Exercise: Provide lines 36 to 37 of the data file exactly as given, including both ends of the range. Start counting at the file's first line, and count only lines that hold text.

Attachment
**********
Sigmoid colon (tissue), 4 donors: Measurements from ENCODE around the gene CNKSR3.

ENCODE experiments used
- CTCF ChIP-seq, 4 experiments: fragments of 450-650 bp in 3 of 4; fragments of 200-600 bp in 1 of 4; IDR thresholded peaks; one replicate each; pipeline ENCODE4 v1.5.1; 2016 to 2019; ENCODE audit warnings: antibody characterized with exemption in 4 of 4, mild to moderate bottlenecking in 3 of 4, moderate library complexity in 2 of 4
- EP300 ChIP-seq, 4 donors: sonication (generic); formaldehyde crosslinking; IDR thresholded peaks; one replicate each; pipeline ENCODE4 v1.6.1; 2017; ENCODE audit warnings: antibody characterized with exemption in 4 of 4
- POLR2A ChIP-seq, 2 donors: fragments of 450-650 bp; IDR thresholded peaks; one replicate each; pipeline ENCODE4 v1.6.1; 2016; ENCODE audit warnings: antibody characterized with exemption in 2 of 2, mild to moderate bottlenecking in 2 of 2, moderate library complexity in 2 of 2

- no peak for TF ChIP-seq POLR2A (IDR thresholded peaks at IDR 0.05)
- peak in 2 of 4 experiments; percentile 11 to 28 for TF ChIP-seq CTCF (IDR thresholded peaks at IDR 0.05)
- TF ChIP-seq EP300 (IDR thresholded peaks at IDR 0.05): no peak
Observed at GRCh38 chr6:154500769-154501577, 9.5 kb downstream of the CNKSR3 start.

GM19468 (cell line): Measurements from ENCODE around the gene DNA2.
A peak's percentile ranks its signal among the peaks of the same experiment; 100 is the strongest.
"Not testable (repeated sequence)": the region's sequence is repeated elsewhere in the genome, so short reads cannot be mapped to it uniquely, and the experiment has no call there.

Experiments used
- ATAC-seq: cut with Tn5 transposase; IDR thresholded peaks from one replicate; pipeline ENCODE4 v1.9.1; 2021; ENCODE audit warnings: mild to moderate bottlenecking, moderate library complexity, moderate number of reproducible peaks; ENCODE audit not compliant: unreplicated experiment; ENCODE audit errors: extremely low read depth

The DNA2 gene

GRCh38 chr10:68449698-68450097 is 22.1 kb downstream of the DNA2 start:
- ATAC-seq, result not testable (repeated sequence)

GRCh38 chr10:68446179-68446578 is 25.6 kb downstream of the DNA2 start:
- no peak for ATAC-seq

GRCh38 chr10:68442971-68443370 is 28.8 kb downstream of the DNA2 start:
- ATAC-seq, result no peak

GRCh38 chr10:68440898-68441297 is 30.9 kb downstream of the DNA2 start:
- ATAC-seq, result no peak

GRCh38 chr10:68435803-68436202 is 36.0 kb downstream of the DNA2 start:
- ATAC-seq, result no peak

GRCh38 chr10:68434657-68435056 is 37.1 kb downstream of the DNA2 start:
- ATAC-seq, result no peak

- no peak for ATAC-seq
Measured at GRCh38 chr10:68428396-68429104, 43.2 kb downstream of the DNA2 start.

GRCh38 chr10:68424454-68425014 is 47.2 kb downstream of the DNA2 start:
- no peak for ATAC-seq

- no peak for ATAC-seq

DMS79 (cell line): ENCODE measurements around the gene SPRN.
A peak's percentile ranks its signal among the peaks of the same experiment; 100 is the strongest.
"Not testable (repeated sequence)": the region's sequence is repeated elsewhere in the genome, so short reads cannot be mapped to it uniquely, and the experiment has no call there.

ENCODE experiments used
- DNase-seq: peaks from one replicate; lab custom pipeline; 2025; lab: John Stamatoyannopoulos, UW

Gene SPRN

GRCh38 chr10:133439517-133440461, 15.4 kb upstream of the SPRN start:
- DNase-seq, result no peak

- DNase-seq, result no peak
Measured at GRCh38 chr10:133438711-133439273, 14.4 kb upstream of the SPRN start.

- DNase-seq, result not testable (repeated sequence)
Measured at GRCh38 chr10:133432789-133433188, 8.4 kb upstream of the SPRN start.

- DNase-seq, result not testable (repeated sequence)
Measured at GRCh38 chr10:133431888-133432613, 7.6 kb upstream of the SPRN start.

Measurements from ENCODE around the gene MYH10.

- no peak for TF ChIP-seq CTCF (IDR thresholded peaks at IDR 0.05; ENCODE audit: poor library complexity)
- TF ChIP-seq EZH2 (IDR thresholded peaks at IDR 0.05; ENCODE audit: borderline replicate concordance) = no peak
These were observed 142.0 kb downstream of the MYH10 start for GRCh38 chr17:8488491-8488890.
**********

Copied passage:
ENCODE experiments used
- DNase-seq: peaks from one replicate; lab custom pipeline; 2025; lab: John Stamatoyannopoulos, UW